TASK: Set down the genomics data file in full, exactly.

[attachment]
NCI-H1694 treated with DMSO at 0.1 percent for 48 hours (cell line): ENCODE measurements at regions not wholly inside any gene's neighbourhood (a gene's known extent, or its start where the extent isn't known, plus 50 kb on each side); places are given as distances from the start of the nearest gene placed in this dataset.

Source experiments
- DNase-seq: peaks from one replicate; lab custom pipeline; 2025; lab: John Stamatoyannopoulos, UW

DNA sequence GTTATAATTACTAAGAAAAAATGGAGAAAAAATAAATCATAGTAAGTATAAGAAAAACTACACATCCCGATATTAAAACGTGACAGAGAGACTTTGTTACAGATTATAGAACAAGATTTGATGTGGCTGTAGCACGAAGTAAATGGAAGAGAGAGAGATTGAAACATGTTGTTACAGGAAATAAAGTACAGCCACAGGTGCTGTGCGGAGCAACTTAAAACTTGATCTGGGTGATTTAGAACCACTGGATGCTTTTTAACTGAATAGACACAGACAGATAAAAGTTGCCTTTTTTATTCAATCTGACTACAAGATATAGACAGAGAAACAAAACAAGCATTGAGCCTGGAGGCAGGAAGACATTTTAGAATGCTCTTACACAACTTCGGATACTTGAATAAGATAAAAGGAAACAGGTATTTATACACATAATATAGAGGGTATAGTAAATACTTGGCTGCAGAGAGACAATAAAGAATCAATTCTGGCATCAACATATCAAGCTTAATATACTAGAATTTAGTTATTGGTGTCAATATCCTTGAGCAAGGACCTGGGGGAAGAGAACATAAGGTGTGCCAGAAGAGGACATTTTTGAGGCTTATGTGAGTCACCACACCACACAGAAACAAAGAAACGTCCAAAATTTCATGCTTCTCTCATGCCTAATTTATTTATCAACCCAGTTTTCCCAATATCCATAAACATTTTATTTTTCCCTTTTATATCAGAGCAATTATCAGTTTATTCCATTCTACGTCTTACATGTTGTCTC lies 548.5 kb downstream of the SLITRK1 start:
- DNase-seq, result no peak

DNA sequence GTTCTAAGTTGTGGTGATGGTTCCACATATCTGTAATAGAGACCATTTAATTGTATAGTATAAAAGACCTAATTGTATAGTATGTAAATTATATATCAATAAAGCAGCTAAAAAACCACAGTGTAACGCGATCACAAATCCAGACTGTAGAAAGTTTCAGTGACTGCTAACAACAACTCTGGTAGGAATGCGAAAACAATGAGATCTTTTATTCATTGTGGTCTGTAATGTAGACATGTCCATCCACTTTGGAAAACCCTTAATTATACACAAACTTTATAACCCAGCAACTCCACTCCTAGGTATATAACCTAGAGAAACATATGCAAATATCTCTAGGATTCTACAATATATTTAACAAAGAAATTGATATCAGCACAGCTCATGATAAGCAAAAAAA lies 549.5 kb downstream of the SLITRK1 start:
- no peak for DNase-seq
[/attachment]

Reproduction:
NCI-H1694 treated with DMSO at 0.1 percent for 48 hours (cell line): ENCODE measurements at regions not wholly inside any gene's neighbourhood (a gene's known extent, or its start where the extent isn't known, plus 50 kb on each side); places are given as distances from the start of the nearest gene placed in this dataset.

Source experiments
- DNase-seq: peaks from one replicate; lab custom pipeline; 2025; lab: John Stamatoyannopoulos, UW

DNA sequence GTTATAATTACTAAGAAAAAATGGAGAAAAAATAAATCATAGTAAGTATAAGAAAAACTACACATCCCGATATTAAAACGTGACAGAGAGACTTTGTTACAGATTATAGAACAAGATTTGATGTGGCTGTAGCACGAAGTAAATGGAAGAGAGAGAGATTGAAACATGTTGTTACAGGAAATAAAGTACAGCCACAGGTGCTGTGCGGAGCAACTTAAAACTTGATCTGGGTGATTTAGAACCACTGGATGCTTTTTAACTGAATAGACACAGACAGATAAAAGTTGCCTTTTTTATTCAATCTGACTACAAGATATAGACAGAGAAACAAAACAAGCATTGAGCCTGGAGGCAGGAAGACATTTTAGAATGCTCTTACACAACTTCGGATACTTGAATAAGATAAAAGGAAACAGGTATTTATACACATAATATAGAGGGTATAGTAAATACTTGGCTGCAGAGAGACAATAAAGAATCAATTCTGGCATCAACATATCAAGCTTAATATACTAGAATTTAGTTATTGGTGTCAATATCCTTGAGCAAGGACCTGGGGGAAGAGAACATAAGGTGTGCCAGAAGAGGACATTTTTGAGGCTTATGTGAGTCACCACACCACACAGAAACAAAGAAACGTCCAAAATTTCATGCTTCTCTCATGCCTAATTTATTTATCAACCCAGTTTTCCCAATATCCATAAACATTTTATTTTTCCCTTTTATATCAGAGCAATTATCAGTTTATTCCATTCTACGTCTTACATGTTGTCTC lies 548.5 kb downstream of the SLITRK1 start:
- DNase-seq, result no peak

DNA sequence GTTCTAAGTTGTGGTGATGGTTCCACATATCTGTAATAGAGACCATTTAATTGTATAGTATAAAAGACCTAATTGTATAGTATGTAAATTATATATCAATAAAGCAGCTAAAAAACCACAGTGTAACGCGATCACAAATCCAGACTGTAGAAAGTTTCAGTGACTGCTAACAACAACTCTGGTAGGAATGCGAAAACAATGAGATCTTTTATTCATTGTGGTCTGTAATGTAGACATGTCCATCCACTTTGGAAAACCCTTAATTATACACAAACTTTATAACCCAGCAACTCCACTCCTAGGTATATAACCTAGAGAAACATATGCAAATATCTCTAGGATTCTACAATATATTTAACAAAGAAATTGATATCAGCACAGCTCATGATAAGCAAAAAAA lies 549.5 kb downstream of the SLITRK1 start:
- no peak for DNase-seq